17. Nandivada P, Cowan E, Carlson SJ, et al. Mechanisms for the effects of fish oil lipid emulsions in the management of parenteral nutrition-associated liver disease. Prostaglandins Leukot Essent Fatty Acids 2013; 89:153.
  18. Mercer DF, Hobson BD, Fischer RT, et al. Hepatic fibrosis persists and progresses despite biochemical improvement in children treated with intravenous fish oil emulsion. J Pediatr Gastroenterol Nutr 2013; 56:364.
  19. Puder M, Valim C, Meisel JA, et al. Parenteral fish oil improves outcomes in patients with parenteral nutrition-associated liver injury. Ann Surg 2009; 250:395.
  20. de Meijer VE, Gura KM, Le HD, et al. Fish oil-based lipid emulsions prevent and reverse parenteral nutrition-associated liver disease: the Boston experience. JPEN J Parenter Enteral Nutr 2009; 33:541.
  21. Burns DL, Gill BM. Reversal of parenteral nutrition-associated liver disease with a fish oil-based lipid emulsion (Omegaven) in an adult dependent on home parenteral nutrition. JPEN J Parenter Enteral Nutr 2013; 37:274.
  22. Nightingale JM, Lennard-Jones JE, Gertner DJ, et al. Colonic preservation reduces need for parenteral therapy, increases incidence of renal stones, but does not change high prevalence of gall stones in patients with a short bowel. Gut 1992; 33:1493.
  23. Roslyn JJ, Pitt HA, Mann LL, et al. Gallbladder disease in patients on long-term parenteral nutrition. Gastroenterology 1983; 84:148.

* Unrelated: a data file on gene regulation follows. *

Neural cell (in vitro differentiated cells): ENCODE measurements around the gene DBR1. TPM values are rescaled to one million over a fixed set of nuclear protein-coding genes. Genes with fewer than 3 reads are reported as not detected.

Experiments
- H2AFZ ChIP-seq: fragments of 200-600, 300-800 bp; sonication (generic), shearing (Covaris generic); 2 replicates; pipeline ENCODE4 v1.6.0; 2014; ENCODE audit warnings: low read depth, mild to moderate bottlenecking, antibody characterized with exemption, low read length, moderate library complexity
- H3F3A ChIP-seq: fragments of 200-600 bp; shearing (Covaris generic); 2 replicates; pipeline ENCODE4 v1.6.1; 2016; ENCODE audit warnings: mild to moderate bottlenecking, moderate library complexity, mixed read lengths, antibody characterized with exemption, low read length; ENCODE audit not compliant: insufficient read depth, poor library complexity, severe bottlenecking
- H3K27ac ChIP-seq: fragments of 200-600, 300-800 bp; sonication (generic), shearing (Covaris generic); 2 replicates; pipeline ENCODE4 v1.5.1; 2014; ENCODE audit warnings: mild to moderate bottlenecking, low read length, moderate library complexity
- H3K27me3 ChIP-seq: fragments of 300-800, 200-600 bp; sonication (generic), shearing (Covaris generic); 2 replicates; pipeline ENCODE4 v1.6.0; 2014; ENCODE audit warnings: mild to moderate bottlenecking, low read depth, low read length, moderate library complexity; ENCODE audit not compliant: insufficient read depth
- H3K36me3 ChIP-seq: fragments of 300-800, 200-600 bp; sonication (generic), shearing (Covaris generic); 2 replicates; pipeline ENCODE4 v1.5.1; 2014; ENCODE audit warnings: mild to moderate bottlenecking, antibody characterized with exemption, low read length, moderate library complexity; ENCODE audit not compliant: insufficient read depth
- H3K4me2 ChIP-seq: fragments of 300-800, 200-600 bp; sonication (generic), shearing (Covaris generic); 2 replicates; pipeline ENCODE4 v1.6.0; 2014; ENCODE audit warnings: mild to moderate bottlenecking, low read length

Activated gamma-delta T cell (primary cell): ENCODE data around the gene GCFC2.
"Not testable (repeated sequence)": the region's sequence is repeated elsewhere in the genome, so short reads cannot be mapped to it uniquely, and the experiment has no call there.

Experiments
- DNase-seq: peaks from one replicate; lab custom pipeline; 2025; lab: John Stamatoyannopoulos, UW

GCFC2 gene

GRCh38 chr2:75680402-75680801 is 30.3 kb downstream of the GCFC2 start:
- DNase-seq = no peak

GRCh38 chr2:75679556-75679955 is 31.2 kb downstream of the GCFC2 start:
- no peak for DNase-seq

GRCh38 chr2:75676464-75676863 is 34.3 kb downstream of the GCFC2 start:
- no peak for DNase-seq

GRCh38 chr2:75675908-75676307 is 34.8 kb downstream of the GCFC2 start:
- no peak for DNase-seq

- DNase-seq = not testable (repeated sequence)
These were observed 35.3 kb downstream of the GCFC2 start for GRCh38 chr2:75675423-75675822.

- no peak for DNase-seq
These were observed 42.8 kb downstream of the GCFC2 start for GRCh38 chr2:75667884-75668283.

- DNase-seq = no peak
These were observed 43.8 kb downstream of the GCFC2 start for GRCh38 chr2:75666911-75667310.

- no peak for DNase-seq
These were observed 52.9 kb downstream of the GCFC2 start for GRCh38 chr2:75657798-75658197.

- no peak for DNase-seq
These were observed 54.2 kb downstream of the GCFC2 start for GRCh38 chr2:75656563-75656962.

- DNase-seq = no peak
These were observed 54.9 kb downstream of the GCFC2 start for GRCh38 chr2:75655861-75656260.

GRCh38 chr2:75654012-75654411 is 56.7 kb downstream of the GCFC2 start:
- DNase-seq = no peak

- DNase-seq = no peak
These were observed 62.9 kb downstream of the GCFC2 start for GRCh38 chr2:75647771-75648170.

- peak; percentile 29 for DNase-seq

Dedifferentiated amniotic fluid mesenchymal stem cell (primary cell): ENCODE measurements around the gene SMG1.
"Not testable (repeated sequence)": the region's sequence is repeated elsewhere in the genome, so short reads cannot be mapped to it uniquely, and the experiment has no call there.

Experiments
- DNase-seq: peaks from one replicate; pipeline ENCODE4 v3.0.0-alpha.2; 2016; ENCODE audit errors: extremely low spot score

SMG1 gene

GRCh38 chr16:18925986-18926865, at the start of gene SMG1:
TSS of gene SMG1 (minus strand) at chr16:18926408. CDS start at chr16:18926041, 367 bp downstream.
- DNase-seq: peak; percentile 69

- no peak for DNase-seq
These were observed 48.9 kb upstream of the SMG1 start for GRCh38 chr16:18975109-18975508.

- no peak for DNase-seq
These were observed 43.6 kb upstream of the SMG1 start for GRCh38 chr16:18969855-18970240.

24. Dray X, Joly F, Reijasse D, et al. Incidence, risk factors, and complications of cholelithiasis in patients with home parenteral nutrition. J Am Coll Surg 2007; 204:13.
  25. Thompson JS. The role of prophylactic cholecystectomy in the short-bowel syndrome. Arch Surg 1996; 131:556.
  26. Braga CB, Vannucchi H, Freire CM, et al. Serum vitamins in adult patients with short bowel syndrome receiving intermittent parenteral nutrition. JPEN J Parenter Enteral Nutr 2011; 35:493.
  27. DiBaise JK, Matarese LE, Messing B, Steiger E. Strategies for parenteral nutrition weaning in adult patients with short bowel syndrome. J Clin Gastroenterol 2006; 40 Suppl 2:S94.
  28. Anast CS, Winnacker JL, Forte LR, Burns TW. Impaired release of parathyroid hormone in magnesium deficiency. J Clin Endocrinol Metab 1976; 42:707.
  29. Fukumoto S, Matsumoto T, Tanaka Y, et al. Renal magnesium wasting in a patient with short bowel syndrome with magnesium deficiency: effect of 1 alpha-hydroxyvitamin D3 treatment. J Clin Endocrinol Metab 1987; 65:1301.
  30. Acca M, Ragno A, Francucci CM, D'Erasmo E. Metabolic bone diseases during long-term total parenteral nutrition. J Endocrinol Invest 2007; 30:54.
  31. Nightingale JM. Hepatobiliary, renal and bone complications of intestinal failure. Best Pract Res Clin Gastroenterol 2003; 17:907.
  32. Petersen C. D-lactic acidosis. Nutr Clin Pract 2005; 20:634.